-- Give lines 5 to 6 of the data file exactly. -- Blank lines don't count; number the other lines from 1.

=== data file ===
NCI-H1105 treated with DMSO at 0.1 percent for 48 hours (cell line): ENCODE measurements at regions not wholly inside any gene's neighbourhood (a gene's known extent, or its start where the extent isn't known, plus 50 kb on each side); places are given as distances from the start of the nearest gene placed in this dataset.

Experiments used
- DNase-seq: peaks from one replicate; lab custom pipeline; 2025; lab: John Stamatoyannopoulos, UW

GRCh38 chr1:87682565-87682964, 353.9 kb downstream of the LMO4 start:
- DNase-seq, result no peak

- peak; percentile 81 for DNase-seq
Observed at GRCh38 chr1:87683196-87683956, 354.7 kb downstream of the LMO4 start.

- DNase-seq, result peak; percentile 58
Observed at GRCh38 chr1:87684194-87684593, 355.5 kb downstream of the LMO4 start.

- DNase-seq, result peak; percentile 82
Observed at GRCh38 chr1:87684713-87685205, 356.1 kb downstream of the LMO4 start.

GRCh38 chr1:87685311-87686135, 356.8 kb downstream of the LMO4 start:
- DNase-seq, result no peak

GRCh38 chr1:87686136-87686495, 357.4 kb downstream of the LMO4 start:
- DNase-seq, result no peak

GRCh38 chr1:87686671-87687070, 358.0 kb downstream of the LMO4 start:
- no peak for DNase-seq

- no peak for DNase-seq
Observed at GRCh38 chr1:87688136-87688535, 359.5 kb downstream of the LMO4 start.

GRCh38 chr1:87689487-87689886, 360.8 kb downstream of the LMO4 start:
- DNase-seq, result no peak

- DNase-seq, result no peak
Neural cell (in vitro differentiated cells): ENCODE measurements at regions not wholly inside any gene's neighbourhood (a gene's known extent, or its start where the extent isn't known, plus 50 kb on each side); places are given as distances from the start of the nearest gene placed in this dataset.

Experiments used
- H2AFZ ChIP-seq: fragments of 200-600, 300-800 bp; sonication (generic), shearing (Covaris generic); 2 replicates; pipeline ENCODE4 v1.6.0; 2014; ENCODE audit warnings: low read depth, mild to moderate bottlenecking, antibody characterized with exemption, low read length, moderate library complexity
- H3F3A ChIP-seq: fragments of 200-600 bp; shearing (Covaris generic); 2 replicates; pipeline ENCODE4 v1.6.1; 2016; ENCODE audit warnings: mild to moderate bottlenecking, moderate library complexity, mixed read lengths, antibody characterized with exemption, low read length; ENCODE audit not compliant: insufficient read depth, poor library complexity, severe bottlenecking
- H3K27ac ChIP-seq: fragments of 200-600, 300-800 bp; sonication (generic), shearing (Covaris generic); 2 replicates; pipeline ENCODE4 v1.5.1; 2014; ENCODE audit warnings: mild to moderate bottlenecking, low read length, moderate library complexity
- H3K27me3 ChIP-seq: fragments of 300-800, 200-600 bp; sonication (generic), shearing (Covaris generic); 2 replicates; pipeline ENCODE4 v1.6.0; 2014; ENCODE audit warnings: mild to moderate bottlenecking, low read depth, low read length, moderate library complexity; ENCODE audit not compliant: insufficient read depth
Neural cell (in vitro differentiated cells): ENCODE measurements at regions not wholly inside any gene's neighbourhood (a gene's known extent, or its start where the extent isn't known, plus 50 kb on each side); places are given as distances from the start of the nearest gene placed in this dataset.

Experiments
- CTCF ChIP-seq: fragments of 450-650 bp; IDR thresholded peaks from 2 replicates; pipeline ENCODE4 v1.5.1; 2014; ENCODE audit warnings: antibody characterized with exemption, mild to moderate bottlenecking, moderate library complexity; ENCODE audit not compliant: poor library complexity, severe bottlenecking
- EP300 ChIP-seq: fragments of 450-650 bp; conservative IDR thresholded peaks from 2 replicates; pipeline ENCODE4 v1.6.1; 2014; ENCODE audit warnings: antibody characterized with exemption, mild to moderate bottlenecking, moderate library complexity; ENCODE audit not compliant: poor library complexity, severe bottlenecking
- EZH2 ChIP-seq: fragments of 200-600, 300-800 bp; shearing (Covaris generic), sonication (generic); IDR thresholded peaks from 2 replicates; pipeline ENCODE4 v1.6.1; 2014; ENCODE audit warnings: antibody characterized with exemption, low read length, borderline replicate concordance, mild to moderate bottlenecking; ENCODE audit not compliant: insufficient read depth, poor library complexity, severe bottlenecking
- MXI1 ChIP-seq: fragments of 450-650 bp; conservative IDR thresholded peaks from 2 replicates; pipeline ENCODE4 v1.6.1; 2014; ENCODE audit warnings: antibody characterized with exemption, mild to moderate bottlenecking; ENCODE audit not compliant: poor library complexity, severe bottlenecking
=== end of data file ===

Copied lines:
- DNase-seq, result no peak

- peak; percentile 81 for DNase-seq